Whoever coined the phrase “time flies when you’re having fun” wasn’t kidding, because it feels like just yesterday that summer vacation meant lying out by the pool and hanging out with my besties all day, every day, for three months straight. Now when I look in the mirror, I see a 26-years-young woman staring back at me. I’m an adult, and that means having to do all the
things that make you an adult, like working Monday through Friday, June through August (and every other month of the year, while you're at it).
Seriously though, when
people say millennials are lazy or entitled, I just laugh because, really, are either of those character traits an option post-grad? Don’t get me wrong: There are definitely some lazy and entitled people out there (and TBH, I’ve had my moments, too), but from what I can tell, that’s a human thing, not a generational thing. Plus, even science has millennials' backs these days — but more on that in a moment.
Granted, you might not be living in a penthouse because your student loan debt is off the charts, and budgeting in a few slices of avocado toast might be tight if you’re not willing to give up a Starbucks Pink Drink or two. But rest assured, millennial baby, you’ve got your sh*t in order, and Mattress Firm has the statistics to prove it. The mattress retailer recently issued a survey to uncover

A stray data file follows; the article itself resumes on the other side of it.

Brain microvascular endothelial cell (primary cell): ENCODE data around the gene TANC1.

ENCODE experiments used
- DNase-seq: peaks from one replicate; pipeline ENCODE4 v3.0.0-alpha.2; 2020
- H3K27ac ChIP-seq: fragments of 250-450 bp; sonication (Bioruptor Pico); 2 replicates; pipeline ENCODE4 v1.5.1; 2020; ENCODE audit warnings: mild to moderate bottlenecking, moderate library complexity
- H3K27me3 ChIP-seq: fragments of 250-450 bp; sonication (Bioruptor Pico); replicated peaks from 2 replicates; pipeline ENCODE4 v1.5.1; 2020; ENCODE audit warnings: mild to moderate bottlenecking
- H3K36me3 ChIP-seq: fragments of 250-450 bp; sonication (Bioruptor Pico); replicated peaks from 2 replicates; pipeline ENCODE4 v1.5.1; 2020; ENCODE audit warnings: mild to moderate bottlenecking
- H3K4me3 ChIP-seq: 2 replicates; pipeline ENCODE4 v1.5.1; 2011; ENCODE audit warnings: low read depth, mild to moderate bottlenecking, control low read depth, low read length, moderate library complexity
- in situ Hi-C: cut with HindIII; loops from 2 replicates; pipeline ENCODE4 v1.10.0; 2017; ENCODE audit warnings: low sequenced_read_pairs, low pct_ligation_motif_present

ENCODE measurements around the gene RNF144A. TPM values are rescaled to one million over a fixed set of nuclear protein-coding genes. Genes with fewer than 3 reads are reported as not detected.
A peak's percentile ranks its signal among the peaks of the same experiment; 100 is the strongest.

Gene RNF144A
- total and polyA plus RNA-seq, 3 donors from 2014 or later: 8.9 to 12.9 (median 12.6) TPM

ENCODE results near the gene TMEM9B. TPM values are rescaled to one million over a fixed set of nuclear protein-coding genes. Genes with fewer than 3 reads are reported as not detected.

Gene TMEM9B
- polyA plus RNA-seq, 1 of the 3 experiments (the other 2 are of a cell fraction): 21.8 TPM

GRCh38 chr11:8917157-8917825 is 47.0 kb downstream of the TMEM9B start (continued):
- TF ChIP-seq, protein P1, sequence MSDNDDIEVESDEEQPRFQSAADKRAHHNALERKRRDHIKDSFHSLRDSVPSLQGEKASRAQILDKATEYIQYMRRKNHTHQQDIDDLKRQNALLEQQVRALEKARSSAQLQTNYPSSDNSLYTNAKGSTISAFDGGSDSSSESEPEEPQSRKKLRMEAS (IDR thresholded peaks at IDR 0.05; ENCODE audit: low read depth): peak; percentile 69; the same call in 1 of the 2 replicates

how millennials define “adulting,” and the next time someone even suggests people in my generation don’t know what they’re doing, please go ahead and shove this research right in their face, because survey says you’ve got everything under control, my friend.
But what does that even mean? What are the true signs of being an adult, and how do you know if you're checking these boxes off in your own life? Here's how millennials are defining "adulting" in 2018.
OK I'll admit, if you scroll through Instagram, you could easily assume "adulting" to millennials means being able to afford rounds on rounds of mimosas at brunch with girlfriends and aesthetically pleasing smoothie bowls post-Soul Cycle. And, granted, that might very well be what some millennials put their dollars toward, but before you can brunch, you need money, and how do you earn money? By clocking in 9 a.m. to 5 p.m., Monday through Friday.
According to Mattress Firm's survey, it turns out millennials consider having a steady job the number-one sign they're doing adulting right, which shouldn't come as too much of a shock, considering all everyone talks about these days is
how the job market is in shambles. When you think about it, it's no wonder millennials are doing backflips the second they get a solid offer after graduation.
Plus, as doctor of psychology and licensed clinical social worker,